Tag Archives: #loveyourgreats

L.O.V.E. = LAKE ONTARIO’S VALUED ECOSYSTEMS

14 Jun

L.O.V.E. = LAKE ONTARIO’S VALUED ECOSYSTEMS.

BY KRISTEN MOORE

Sun shines over Lake Ontario from Scott's Bluffs

A sunny afternoon glimmers from the eastern edge of Scott’s Bluffs.

When winter seemed like it would never end, this acronym came to me. Clean water has always been important to me, especially growing up beside Lake Ontario.

The lands along Lake Ontario’s southern shore are abundant with wildlife ranging from Bald Eagles, Ospreys and Great Blue Herons to turtles, trout and trillium. As an adventure educator, I hope experiential learning will captivate people and foster healthy behaviors including outdoor exercise, recreation and stewardship.

The Red Creek Marsh Unit is an area I’ve enjoyed exploring for years. Reading books in the shade of tall oaks, kayaking, picnicking, clearing litter and invasive species; I know it well. Mute swans and Canada geese rely upon these waters, as do turtles, beavers, raptors and others.

Still marsh waters foster huge reflection of sky and greenery

Still waters create a mirror of the sky, with a single lily pad showing off in the foreground.

Sunlight and white, puffy clouds reflect upon a marsh's waters beside the nose of a green kayak

White, puffy clouds and sunshine reflect from the waters of the Red Creek Marsh Unit.

Water chestnut is due to grow in here soon. Hydra algal blooms have been a problem in the past. Poison oak here has harmed me, along with wild parsnip? This wild area is a treasure to marvel and care for.

Sodus Bay, with Chimney Bluffs to the east and Crackerbox Palace/Alasa Farms to the south; the bay and lake have defined life in this area for quite a long time! Historic Huron and the Sodus Bay Lighthouse Museum both have artifacts and information about our local families and culture that demonstrate great richness of people and environment.

A black horse named "Double" looks over the fence at the photographer.

“Double” looks at the camera, perhaps wondering if baby carrots are to be enjoyed today.

Stone Bench and View at Alasa Farms

This stone bench sits beside the eastern pastures at Alasa Farms. An animal sanctuary and Genesee Land Trust property, Cracker Box Palace is a gift to many species.

What can we do for L.O.V.E.? We can participate in invasive species removal events. We can clean spaces of litter, take pictures & video-while posting on social media. We can conduct watershed education with events like kayaking with local historians and conservation leaders. We can explore the geology of our beaches and bluffs, igniting people to learn about our glacial history and earth sciences. We can help Randy maintain trails at Crackerbox Palace/Alasa Farms. We can raise pints from Lunkenheimer’s to support the Genesee Land Trust and Sodus Bay Lighthouse Museum!

These spaces thrill me with their variety, rhythms and life. To me they are L.O.V.E., Lake Ontario’s Valued Ecosystems.

Yoga Hike at Sterling Nature Center Invigorates Body and Mind

20 Jun

Participants look north over Lake Ontario as they strike a yoga pose on top of MacIntyre Bluffs at Sterling Nature Center in Sterling, NY.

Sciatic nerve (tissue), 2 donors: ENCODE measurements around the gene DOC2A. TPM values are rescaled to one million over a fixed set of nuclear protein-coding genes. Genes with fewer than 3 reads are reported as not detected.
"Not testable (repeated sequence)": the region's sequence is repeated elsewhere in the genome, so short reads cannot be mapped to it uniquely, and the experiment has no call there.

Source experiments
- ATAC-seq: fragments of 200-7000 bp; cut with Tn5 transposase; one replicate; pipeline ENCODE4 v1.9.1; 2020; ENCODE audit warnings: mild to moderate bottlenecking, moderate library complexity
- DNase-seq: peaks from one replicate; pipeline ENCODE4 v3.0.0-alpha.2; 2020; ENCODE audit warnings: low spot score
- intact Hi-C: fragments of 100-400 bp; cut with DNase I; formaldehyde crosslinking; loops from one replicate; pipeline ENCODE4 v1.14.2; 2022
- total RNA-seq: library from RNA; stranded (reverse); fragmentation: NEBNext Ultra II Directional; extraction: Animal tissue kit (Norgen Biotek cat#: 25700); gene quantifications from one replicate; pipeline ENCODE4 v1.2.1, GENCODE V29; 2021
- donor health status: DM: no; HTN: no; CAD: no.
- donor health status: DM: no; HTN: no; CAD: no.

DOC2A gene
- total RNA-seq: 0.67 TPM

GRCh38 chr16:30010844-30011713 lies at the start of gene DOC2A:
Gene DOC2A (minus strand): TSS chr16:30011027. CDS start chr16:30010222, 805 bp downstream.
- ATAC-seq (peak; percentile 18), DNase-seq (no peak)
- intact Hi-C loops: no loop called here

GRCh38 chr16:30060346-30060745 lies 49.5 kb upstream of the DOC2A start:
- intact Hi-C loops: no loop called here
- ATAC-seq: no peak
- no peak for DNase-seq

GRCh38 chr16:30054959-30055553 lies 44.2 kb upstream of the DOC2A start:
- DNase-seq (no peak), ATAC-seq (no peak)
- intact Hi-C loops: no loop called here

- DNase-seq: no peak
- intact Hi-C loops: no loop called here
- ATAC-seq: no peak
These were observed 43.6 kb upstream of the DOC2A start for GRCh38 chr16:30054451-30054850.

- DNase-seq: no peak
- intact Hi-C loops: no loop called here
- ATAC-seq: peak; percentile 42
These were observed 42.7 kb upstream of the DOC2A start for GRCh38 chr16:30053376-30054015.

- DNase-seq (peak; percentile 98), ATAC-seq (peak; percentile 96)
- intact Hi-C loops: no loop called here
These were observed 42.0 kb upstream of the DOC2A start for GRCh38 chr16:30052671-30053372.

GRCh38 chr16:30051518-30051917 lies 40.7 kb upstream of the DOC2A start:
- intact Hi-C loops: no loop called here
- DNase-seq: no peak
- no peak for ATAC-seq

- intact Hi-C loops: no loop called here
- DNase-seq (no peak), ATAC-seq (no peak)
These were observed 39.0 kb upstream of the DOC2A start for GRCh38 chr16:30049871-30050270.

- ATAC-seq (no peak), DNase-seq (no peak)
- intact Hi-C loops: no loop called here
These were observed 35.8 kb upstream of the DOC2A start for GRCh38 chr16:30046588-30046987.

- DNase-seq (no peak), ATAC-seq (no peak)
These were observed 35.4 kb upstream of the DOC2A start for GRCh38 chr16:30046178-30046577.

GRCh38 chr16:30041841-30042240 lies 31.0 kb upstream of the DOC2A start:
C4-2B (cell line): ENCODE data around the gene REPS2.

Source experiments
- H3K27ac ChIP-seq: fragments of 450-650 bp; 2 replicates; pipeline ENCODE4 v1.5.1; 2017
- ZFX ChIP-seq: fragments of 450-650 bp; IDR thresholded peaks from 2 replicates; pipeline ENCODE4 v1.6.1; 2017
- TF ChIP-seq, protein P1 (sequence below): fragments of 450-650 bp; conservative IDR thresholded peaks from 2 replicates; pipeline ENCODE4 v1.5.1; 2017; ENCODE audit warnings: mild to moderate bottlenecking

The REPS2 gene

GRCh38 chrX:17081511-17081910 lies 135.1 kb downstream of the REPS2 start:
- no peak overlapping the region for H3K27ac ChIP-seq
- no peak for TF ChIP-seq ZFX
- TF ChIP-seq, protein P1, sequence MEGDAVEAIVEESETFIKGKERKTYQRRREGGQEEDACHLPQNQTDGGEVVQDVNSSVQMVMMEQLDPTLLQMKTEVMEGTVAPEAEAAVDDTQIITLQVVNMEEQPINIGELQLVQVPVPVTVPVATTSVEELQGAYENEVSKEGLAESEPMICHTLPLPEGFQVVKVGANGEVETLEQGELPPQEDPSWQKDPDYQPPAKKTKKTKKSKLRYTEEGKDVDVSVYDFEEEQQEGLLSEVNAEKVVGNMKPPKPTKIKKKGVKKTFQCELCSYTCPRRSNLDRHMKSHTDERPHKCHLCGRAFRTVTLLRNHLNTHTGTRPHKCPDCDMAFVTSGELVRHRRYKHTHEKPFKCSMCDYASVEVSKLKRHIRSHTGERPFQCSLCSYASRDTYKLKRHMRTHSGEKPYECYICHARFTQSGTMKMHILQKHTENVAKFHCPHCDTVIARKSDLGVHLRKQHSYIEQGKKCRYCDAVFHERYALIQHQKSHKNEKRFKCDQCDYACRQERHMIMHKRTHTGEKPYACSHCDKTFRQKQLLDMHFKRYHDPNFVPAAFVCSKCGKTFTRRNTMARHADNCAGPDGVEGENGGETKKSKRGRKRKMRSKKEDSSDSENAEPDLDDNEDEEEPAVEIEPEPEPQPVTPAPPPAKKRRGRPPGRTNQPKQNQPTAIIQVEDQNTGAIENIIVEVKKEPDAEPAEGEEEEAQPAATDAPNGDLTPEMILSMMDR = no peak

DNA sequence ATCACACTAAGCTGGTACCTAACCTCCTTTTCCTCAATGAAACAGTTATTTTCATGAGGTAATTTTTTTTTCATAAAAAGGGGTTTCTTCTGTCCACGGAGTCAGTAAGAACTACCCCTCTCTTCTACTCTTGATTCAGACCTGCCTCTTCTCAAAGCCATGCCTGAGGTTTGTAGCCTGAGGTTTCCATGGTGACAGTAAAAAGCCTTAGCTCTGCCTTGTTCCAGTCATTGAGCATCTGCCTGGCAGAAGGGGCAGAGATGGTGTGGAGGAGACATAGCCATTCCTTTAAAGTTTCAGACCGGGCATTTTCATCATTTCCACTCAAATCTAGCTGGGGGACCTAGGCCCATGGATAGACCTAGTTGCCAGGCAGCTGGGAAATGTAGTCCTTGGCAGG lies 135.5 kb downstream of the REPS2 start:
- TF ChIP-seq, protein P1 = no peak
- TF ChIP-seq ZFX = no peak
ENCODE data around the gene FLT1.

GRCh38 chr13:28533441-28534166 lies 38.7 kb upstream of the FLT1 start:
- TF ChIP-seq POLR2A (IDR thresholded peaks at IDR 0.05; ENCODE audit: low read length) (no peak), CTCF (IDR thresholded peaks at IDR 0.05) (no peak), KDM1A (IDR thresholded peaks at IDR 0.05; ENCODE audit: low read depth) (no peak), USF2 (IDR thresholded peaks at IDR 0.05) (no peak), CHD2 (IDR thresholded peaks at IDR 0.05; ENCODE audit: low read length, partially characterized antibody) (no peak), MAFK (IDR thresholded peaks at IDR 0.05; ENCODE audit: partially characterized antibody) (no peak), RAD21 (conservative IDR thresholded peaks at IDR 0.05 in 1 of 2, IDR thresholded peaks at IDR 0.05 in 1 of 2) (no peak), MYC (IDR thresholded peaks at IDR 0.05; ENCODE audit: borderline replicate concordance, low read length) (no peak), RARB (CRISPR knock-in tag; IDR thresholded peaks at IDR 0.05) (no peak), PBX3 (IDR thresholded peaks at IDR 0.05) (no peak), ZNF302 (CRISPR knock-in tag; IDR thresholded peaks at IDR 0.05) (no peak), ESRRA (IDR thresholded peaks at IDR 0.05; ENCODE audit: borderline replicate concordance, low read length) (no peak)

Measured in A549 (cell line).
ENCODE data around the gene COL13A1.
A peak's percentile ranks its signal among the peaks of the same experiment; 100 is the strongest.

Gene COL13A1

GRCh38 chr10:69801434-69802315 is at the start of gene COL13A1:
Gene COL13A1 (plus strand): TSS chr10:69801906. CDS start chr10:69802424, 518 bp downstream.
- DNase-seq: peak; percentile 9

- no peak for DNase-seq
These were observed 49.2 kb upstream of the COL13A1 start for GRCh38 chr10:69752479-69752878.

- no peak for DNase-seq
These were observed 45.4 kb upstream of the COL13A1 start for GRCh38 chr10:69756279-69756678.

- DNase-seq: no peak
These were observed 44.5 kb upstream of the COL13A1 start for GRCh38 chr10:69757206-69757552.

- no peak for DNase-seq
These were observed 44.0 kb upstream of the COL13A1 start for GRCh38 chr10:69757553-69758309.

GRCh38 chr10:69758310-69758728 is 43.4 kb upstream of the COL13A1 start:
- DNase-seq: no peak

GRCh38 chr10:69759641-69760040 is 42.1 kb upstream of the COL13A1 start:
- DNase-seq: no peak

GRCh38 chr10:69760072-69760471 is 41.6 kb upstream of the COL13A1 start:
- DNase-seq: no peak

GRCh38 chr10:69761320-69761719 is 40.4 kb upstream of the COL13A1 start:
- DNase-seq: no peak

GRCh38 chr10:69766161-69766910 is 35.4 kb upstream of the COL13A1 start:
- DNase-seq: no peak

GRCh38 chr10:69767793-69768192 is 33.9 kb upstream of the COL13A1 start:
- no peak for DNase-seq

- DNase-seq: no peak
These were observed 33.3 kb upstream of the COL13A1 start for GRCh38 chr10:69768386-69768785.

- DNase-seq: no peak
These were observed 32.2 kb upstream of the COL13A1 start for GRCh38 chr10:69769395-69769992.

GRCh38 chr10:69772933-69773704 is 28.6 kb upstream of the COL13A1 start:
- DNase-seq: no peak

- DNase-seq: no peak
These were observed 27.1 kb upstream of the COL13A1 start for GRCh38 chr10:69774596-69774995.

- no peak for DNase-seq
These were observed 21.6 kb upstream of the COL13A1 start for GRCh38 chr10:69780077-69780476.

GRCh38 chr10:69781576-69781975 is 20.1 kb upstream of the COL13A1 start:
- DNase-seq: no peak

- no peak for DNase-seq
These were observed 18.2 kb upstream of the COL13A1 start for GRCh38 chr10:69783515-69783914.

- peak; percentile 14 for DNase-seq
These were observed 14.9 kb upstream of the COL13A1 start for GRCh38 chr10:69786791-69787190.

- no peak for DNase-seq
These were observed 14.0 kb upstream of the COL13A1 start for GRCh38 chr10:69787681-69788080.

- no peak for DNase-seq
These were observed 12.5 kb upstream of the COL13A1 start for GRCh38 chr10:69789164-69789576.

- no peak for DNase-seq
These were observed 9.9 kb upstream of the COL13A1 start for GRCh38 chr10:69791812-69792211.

Our busy lives can affect our health in many ways.  Therefore it is particularly important to develop and maintain a wellness practice that will enhance one’s physical vitality and resilience to stress.  Recently, I was thrilled to team up with Karen Haas and Susan Gately to facilitate a yoga hike at Sterling Nature Center in Sterling, NY.

Teachers from Red Creek gathered at the 1,428 acre nature preserve to follow yoga instructor Karen Haas of Bayview Wellness Center in Fair Haven, NY in yoga poses throughout the Cayuga County park. Lake Ontario sailor and scholar, Susan Gately provided insight into glacial geology, erosion of the bluffs and beach, beaver activity, bird identification and more.  A treasure of a property along the shoreline of the Great Lake between New York and Canada, attendees practiced yoga and hiked in many different settings.

A meditative walk through a quiet forest set the tone for yoga beside the lake.  Group poses, chosen to match the location, warmed participants up before a quick walk along the sandy beach and up the steep trail to MacIntyre Bluffs. Practicing poses high up over the lake in perfect June weather was a spectacular experience! We placed our arms upon each other’s shoulders and moved into a group eagle pose, as if we were going to soar to Canada!! Liberation, joy and slight pain were all bursting through this part of our session.

Participants took pictures before descending the trail to the beach to observe our surroundings. Evidence of beaver activity drew us away from the pebble beach to look over the tip of a marsh adjoining the lake shore.

A tree stump and logs shows evidence of the labor of beavers.


Exploring and researching new locations and activities is a favorite part of my work.  Before developing this walk, I was unacquainted with this nature preserve.  Now that I know how to get here and I’m aware of the numerous and diverse trails and waterways, I’ll be sure to return!

If you do go to the Sterling Nature Center, don’t rely upon Google Maps.  Numerous guidance tools may be wise, including a paper map.  Trail maps are likely available onsite at the kiosk beside the parking area and can be viewed here.

Participants reach to the sky while overlooking Lake Ontario’s blue waters during a recent yoga hike.